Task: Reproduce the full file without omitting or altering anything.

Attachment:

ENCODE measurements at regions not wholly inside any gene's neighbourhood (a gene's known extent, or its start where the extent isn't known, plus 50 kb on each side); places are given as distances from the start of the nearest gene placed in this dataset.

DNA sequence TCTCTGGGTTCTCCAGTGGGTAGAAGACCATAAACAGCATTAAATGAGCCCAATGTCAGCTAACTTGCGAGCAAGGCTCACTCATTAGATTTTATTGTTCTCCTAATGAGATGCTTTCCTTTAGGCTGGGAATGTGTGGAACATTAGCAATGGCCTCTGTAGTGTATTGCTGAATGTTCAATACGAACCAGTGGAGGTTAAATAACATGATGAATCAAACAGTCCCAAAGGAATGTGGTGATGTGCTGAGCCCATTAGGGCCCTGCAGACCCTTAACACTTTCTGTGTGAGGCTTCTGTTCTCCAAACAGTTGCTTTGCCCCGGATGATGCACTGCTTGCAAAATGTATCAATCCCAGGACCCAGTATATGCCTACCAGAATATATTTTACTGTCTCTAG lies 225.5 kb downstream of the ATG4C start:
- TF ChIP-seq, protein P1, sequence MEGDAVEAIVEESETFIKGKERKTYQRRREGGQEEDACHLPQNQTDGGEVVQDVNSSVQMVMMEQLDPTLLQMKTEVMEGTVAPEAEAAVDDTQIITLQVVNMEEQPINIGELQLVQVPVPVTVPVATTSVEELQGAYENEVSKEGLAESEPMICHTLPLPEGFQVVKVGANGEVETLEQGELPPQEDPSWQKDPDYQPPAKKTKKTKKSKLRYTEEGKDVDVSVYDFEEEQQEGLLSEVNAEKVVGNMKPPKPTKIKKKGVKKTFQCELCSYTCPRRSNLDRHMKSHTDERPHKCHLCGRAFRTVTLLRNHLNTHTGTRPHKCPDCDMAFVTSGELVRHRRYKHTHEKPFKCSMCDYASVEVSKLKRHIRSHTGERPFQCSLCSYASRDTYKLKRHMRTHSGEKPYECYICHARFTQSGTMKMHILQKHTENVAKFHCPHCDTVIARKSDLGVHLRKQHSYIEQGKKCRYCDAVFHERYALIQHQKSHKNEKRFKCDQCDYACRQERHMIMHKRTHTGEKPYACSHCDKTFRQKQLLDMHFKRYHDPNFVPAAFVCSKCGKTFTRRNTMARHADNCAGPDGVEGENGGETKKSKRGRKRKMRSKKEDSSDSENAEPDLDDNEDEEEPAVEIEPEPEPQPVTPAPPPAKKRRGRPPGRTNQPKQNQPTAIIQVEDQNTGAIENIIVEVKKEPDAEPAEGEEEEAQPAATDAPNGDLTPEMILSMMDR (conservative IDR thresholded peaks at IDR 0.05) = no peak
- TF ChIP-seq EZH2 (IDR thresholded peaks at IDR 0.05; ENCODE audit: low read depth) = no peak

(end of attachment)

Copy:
ENCODE measurements at regions not wholly inside any gene's neighbourhood (a gene's known extent, or its start where the extent isn't known, plus 50 kb on each side); places are given as distances from the start of the nearest gene placed in this dataset.

DNA sequence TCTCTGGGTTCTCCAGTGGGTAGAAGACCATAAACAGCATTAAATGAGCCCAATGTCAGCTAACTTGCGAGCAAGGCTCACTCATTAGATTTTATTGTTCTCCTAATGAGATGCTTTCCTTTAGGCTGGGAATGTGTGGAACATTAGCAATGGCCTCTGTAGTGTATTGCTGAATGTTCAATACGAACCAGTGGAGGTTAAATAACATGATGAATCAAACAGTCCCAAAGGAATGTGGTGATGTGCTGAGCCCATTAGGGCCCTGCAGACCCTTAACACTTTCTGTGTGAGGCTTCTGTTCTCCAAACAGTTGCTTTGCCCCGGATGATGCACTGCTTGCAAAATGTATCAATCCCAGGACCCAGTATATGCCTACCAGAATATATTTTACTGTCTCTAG lies 225.5 kb downstream of the ATG4C start:
- TF ChIP-seq, protein P1, sequence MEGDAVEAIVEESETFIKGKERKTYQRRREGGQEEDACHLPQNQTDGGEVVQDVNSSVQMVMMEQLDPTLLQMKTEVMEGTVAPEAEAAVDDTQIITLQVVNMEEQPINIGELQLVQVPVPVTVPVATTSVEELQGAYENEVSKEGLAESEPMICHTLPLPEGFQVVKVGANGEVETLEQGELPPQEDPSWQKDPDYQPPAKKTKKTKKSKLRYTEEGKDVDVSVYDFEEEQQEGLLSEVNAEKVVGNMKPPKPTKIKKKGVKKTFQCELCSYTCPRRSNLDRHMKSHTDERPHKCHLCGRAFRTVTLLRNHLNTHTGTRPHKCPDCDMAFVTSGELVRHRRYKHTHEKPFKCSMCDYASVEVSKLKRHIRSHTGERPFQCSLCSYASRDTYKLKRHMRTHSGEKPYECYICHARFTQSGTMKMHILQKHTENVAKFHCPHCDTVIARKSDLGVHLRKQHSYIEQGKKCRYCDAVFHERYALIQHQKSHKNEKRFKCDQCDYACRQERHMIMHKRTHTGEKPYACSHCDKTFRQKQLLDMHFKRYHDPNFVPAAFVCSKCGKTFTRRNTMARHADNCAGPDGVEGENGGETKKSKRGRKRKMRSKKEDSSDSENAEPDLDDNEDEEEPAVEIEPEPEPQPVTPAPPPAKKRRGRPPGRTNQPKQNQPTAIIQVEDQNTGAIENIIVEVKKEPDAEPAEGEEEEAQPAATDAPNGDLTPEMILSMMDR (conservative IDR thresholded peaks at IDR 0.05) = no peak
- TF ChIP-seq EZH2 (IDR thresholded peaks at IDR 0.05; ENCODE audit: low read depth) = no peak